Chiang Mai was easily my favorite location we visited in Thailand because of all the culture (and elephants of course). Disclaimer: I am not a huge history buff, so some of this information will be relayed as best I understood it/the internet can refresh my memory. Chiang Mai was part of the Lana kingdom (among others) before it combined with Sukhothai and other kingdoms to form what is present day Thailand. Thailand has been occupied by the Burmese (present day Myanmar) and still holds a great deal of enmity towards them, but they were somehow able to avoid colonization by any western powers. Thailand (also formerly known as Siam) was instead left as a neutral territory between the French and British with the freedom to govern themselves. The current ruling dynasty of Thailand was established in 1782 when the capital was moved to Bangkok and has continued to evolve into their current system of government (a constitutional monarchy of sorts which I believe may currently be under military rule). The king is well loved by the Thai people and there are even laws against disrespecting the king or his image. For example, their currency is to be handled with care and never stepped on because it bears the kings image. While in Chiang Mai we got to see several temples (Wats) that have been around for several centuries. It is amazing how well cared for some of these facilities are, but as one of our tour guide told us “hardly anything is original anymore because they keep repairing and replacing everything that breaks to keep it looking nice.”
The day after we arrived we had scheduled a private temple guided tour and David decided he would tough it out while I was pretty much recovered at this point. The first stop: Wat Phra That Doi Suthep located partway up a mountain around the outskirts of Chiang Mai. Usually the view of the city from up there is pretty cool, but we were there right before it was time to replant crops for the year, so some farmers were burning their fields which made the scene of the city below mostly hazy.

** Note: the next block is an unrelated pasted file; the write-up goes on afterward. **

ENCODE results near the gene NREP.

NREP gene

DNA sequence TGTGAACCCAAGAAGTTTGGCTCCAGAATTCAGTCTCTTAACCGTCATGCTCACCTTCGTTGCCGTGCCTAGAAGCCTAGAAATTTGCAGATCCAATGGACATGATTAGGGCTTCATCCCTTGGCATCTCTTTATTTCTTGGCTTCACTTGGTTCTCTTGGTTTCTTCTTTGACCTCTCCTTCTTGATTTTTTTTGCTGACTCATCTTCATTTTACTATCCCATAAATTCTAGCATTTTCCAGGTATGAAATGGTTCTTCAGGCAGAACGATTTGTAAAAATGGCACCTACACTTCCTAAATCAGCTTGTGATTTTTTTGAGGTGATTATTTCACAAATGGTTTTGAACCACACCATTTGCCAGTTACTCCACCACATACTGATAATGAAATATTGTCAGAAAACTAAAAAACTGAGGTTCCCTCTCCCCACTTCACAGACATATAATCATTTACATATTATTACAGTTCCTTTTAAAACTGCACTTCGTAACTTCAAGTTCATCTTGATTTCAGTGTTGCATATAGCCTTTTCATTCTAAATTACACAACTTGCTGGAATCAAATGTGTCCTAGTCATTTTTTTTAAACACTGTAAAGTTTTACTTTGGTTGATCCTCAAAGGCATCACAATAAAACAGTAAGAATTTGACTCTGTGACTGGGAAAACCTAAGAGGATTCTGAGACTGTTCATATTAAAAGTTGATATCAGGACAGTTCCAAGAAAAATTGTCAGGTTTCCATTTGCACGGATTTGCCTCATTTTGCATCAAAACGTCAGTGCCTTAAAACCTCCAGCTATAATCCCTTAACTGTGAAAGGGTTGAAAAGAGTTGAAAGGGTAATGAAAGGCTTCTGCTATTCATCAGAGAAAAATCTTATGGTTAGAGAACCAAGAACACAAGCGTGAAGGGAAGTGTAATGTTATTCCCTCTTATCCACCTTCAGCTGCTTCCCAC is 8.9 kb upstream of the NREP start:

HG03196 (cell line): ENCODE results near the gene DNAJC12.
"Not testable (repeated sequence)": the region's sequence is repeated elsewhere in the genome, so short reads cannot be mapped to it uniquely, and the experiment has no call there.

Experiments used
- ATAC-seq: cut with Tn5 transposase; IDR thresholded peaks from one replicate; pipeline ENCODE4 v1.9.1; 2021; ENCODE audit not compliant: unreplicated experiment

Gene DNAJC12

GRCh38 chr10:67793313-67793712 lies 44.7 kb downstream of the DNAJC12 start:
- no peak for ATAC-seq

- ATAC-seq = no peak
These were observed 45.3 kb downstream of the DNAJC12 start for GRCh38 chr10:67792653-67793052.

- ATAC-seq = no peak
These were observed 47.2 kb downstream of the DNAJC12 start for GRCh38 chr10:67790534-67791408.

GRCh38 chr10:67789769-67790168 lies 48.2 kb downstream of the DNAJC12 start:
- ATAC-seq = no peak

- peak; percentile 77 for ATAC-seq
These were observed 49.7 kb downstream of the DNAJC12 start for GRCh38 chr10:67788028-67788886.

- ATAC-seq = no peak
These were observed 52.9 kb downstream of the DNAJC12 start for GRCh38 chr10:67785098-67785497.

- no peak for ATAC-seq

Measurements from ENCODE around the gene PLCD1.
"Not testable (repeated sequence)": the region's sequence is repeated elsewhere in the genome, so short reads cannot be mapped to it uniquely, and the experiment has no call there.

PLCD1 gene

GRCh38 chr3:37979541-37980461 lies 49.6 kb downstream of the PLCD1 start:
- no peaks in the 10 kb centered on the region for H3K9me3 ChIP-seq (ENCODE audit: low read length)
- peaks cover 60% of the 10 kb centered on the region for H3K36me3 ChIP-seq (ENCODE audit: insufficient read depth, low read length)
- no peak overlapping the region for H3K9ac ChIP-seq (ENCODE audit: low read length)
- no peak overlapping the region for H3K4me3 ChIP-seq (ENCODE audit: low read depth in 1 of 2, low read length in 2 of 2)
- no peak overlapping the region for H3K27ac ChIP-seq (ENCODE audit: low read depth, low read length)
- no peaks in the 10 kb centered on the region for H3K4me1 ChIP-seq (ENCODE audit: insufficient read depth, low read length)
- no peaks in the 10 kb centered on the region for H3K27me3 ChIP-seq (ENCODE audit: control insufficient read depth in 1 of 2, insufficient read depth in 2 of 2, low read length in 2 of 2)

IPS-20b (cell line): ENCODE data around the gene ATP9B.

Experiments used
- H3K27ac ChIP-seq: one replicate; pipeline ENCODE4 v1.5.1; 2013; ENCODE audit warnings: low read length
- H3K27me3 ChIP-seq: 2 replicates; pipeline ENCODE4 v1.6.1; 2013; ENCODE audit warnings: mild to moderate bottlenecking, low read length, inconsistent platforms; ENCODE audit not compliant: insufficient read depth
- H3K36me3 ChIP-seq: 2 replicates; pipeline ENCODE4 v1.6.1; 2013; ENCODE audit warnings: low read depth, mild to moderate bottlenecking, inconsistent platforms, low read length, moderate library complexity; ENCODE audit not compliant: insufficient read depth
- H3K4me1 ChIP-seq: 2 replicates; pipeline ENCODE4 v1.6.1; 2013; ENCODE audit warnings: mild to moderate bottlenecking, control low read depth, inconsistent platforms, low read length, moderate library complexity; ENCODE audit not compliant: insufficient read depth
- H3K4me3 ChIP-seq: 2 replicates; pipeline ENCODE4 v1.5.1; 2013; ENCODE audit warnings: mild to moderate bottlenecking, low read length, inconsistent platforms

We found our “birthday” Buddhas! Based on the day of the week you were born there is a specific Buddha for you. Mine is the standing pensive Buddha and David’s is the reclining Buddha, or as our guide referred to it jokingly: “lazy Buddha.” I got a good laugh out of that one.
After surviving a long half day of temples and history tour compliments of our fantastic tour guide we tried eating a late lunch (mostly successfully) and relaxed in our hotel room the rest of the day. David was still a little sick and I had a really sore neck/back at this point that probably was not improved by slipping down the steps of one of the temples…oh the hazards of socks on slippery tile combined with gravity. Later on I got restless and decided to take a stroll a half mile down the street where I had seen some shops and food stands earlier to check out the evenings entertainment while David slept some more.
After a few hours of wandering about by myself I headed back to the hotel because the next morning we had to get ready to get up for our cooking class. Fortunately when we booked our cooking class a week in advance they were full the day we wanted so we had to sign up for the following day. That gave us just a bit more time for our bodies to recover from our food poisoning incident and actually look forward to eating food again!